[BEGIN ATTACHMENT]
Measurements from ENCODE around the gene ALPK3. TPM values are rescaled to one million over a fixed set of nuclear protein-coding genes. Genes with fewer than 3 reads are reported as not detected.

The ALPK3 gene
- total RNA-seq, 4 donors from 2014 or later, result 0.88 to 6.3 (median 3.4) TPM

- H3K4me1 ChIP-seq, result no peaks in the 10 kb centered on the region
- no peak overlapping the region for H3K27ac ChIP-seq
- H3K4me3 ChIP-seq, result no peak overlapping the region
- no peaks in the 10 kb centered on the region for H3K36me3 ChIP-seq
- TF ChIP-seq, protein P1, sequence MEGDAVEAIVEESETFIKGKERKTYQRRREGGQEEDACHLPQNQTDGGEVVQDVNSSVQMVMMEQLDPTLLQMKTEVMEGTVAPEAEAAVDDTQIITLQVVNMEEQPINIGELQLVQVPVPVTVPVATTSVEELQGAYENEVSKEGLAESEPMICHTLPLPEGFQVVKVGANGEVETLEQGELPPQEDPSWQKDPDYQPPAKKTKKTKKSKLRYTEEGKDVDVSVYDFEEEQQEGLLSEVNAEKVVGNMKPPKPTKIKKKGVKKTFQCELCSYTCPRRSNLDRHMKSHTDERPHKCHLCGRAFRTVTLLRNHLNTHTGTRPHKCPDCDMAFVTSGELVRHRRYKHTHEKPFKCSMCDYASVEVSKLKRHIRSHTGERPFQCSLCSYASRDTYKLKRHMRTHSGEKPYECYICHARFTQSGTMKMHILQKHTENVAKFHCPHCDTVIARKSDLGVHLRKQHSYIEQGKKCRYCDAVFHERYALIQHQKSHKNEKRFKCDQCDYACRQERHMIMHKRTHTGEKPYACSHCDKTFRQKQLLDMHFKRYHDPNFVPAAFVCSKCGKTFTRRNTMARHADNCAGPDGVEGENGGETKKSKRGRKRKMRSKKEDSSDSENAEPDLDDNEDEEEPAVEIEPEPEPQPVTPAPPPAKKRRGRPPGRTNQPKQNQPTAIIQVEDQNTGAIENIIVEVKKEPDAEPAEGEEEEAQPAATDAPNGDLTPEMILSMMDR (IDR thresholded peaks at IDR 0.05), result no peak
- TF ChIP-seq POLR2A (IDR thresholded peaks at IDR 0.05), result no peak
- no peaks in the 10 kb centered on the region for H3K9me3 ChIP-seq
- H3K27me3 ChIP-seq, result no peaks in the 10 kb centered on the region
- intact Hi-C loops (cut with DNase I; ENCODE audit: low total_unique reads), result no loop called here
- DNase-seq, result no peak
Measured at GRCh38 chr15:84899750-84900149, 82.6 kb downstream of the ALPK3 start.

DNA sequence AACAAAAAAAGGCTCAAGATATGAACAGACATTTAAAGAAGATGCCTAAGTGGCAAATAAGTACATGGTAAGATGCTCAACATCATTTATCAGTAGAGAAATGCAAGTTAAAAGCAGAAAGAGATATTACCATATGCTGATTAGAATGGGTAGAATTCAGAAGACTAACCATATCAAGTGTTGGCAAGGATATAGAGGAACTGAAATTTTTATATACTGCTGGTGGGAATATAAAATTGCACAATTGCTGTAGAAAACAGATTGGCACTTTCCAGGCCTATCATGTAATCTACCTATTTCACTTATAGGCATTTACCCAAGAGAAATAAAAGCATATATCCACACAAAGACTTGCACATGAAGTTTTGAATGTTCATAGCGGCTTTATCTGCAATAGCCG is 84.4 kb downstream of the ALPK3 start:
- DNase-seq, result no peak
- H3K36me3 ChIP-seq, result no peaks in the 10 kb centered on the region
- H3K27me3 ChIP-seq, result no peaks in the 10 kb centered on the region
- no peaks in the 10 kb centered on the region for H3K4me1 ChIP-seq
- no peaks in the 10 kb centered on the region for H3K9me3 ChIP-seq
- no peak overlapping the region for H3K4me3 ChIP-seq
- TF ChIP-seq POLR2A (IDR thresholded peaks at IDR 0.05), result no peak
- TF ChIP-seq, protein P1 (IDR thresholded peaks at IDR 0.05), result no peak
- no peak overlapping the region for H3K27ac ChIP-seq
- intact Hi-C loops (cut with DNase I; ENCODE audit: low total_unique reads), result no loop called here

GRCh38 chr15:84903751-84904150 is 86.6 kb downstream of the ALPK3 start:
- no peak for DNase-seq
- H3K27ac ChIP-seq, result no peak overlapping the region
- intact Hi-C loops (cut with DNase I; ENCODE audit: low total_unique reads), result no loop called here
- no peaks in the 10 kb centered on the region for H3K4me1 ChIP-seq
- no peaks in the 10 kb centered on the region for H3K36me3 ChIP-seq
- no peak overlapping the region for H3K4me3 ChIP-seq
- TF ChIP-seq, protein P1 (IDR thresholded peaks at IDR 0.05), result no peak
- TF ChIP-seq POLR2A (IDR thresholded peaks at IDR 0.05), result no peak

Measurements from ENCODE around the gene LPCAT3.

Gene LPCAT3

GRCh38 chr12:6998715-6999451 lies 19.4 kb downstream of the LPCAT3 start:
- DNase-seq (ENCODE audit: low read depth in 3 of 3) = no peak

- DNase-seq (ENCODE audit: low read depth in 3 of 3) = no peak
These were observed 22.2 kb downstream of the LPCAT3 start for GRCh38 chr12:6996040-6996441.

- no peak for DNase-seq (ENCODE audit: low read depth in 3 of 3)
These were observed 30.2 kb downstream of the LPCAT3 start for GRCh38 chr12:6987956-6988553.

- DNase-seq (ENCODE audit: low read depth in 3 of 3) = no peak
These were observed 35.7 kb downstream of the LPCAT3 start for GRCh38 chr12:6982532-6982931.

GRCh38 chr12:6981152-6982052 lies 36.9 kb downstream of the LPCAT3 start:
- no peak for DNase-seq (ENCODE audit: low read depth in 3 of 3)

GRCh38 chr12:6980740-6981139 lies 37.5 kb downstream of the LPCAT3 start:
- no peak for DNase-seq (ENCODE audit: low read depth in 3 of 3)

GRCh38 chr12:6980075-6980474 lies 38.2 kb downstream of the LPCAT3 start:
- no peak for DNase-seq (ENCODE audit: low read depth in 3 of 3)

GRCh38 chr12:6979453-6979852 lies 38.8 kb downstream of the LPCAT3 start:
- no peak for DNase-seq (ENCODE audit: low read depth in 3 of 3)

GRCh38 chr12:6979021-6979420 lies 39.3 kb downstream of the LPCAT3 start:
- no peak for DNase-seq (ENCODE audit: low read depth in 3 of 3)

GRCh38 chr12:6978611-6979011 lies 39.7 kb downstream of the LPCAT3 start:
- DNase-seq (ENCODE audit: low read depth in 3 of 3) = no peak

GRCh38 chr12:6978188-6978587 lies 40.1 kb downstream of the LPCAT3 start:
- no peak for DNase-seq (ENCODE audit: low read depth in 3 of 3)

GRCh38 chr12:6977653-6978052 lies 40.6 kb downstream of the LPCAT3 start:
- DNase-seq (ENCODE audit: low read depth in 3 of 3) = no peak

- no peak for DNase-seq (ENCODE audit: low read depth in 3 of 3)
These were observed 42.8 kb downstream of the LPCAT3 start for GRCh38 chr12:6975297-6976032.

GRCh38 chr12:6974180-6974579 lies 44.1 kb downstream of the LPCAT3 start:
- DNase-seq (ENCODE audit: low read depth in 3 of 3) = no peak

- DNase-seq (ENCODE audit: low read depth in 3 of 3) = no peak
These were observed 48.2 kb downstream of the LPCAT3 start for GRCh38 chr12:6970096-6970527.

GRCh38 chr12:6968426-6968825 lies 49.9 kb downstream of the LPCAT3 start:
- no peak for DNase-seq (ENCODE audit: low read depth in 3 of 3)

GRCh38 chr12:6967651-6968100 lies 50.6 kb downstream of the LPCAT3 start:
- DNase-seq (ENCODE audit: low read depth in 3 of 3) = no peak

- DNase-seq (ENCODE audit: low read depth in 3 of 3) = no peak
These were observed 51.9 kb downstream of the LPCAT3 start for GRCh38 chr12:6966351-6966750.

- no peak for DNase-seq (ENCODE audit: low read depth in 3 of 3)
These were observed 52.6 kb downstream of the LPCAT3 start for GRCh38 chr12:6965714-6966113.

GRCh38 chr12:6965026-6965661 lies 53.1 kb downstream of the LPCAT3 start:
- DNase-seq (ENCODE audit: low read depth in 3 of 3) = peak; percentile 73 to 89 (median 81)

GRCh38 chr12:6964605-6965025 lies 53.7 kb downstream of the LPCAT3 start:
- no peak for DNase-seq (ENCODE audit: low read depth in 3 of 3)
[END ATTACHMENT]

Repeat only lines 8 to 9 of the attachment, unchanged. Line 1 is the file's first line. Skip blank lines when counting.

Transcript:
- TF ChIP-seq, protein P1, sequence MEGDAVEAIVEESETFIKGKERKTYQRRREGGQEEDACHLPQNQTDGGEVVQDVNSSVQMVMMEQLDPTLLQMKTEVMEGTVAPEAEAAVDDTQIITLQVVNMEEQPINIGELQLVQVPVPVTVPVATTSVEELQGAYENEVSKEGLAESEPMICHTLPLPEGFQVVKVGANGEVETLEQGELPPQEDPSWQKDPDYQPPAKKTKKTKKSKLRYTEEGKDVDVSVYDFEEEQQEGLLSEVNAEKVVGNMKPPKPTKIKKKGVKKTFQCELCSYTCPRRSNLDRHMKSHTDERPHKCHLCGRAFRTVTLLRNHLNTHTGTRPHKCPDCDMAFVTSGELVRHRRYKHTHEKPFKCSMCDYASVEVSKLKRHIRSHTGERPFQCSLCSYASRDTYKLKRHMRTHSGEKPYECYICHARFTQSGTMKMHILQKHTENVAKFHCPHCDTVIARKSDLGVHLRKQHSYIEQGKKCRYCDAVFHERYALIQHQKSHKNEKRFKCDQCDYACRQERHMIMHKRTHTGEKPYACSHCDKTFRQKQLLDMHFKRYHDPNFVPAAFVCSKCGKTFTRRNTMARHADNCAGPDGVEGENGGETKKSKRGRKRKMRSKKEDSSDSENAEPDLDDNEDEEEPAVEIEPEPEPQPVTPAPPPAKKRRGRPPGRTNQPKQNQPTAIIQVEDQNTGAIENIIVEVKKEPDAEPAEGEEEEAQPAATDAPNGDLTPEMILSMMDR (IDR thresholded peaks at IDR 0.05), result no peak
- TF ChIP-seq POLR2A (IDR thresholded peaks at IDR 0.05), result no peak